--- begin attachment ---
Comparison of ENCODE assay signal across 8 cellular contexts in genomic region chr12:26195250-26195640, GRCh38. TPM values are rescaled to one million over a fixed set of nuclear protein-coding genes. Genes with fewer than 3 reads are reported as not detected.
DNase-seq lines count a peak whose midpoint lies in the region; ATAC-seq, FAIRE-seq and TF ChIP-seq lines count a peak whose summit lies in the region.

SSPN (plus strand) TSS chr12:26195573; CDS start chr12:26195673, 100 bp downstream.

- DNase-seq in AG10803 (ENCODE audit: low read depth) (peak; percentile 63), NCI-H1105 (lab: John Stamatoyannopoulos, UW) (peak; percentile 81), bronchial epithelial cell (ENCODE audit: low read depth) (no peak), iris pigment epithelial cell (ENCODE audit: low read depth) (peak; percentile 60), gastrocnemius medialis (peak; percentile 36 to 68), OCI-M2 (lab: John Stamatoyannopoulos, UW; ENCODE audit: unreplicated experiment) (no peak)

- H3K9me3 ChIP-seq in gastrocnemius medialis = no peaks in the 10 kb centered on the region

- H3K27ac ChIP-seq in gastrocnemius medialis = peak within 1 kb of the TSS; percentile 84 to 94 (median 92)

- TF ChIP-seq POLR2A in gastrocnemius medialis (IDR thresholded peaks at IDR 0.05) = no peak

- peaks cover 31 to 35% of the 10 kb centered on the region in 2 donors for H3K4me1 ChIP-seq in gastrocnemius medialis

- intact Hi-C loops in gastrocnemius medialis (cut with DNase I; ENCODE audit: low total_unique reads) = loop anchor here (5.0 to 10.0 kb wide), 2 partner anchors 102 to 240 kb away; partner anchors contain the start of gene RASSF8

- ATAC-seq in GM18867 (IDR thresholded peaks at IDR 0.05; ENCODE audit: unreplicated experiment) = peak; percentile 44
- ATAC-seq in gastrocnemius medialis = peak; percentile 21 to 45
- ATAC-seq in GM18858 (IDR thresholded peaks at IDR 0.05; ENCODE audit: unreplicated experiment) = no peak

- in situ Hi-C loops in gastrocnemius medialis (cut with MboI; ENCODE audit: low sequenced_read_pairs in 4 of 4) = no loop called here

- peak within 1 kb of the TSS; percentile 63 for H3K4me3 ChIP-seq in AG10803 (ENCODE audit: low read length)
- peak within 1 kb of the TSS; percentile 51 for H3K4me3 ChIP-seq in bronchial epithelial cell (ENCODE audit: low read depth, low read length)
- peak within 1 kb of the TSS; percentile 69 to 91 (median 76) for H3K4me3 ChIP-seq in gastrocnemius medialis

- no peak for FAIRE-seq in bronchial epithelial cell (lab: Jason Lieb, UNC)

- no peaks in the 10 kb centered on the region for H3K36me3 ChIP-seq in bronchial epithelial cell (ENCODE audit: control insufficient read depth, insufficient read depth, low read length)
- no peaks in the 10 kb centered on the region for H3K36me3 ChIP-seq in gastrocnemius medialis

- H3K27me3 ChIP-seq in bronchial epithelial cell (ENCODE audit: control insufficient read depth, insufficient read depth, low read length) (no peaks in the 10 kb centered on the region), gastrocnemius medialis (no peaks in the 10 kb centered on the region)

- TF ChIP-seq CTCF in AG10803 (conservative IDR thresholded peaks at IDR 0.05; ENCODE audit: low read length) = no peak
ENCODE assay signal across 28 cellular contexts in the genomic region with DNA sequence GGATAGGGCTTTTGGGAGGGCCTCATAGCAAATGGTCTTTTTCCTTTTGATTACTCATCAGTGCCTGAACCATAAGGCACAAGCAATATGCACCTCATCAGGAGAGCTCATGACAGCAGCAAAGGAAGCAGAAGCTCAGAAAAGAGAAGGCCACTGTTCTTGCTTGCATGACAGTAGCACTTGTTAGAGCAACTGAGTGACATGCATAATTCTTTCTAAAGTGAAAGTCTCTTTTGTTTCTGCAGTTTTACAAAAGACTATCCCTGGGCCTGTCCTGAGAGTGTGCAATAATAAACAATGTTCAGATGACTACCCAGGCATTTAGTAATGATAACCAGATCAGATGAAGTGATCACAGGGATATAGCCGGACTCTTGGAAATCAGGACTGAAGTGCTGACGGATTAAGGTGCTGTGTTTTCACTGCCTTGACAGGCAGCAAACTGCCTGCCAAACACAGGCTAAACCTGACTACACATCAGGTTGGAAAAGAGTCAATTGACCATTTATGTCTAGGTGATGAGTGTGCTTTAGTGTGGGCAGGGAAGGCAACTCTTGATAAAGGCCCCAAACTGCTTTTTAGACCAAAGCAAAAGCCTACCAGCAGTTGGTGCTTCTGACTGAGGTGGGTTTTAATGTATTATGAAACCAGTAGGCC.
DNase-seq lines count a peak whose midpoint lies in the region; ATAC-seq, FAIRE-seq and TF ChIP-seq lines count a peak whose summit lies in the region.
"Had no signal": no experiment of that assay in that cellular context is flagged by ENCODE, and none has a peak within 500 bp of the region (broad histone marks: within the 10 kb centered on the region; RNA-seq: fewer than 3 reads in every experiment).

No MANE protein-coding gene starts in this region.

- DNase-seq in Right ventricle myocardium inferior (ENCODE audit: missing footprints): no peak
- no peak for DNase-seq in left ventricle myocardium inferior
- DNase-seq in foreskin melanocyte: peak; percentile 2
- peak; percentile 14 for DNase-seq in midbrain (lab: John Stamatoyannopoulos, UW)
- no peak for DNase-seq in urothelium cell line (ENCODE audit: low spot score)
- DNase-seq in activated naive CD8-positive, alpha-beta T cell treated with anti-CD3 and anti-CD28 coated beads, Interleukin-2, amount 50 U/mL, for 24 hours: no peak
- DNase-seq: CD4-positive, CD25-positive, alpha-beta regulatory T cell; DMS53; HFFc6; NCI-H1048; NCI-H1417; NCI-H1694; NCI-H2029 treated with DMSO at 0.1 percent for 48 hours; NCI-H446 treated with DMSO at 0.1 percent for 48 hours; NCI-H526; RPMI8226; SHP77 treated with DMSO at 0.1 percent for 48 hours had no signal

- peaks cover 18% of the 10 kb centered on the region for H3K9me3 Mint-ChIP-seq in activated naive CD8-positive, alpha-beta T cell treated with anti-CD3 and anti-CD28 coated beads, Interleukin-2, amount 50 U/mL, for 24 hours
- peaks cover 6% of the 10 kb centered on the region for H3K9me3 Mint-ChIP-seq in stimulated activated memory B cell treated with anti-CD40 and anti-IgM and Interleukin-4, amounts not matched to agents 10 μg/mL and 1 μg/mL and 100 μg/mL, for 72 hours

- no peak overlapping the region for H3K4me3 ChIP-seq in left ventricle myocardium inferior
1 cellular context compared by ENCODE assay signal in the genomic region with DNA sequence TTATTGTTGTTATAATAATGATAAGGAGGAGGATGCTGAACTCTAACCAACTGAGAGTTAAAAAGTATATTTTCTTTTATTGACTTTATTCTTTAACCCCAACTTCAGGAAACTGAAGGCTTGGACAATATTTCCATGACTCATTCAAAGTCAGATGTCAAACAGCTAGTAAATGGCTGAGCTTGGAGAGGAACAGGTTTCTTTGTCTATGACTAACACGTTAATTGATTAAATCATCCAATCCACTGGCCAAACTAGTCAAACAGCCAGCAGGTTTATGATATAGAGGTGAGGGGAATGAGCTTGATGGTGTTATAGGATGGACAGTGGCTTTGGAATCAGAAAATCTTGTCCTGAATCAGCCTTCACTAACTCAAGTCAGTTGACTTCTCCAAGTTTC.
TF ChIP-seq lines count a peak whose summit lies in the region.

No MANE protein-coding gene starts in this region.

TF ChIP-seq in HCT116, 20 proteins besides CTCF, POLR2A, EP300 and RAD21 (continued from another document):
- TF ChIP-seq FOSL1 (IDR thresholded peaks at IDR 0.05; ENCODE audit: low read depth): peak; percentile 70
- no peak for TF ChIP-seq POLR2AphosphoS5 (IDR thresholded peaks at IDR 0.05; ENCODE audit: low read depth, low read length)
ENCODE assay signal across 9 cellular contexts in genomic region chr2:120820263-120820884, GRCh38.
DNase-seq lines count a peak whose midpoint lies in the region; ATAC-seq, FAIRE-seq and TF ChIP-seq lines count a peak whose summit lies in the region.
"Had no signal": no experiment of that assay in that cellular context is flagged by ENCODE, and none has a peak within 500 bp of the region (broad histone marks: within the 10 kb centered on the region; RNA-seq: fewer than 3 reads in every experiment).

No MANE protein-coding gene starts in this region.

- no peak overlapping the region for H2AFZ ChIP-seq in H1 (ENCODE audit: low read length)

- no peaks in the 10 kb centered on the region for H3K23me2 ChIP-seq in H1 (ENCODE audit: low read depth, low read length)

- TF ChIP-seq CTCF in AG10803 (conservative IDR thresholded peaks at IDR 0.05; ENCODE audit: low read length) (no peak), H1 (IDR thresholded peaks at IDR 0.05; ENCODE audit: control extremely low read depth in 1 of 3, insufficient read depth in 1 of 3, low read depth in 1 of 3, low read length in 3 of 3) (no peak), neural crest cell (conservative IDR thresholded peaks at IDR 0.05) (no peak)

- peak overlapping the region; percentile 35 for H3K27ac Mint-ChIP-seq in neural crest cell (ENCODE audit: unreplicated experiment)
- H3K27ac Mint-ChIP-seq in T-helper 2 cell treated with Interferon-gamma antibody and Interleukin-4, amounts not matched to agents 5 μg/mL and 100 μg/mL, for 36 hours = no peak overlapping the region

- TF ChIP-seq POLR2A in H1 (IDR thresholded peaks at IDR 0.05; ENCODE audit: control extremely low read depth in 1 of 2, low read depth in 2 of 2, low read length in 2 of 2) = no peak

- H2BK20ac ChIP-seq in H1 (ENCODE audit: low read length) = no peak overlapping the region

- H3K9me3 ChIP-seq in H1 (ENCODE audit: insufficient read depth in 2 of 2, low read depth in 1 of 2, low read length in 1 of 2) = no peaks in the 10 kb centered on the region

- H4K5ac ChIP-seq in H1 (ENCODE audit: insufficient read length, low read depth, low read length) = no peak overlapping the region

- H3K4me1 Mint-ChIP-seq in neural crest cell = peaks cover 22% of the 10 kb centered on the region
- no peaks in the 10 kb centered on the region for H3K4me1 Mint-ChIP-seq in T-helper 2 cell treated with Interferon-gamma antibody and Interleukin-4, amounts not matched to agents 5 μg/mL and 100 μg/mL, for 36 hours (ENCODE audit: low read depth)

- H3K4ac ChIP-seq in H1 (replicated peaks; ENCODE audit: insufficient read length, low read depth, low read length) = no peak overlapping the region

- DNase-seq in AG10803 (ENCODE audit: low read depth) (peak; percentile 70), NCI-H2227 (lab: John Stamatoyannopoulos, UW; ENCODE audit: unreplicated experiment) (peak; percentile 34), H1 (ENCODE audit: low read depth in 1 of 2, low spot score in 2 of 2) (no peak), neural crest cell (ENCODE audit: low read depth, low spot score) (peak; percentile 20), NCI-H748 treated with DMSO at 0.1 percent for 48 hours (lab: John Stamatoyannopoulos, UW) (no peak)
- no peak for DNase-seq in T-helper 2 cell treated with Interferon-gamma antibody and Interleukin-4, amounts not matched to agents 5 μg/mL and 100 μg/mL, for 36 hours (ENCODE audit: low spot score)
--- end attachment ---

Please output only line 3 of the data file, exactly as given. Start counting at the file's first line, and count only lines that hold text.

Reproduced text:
SSPN (plus strand) TSS chr12:26195573; CDS start chr12:26195673, 100 bp downstream.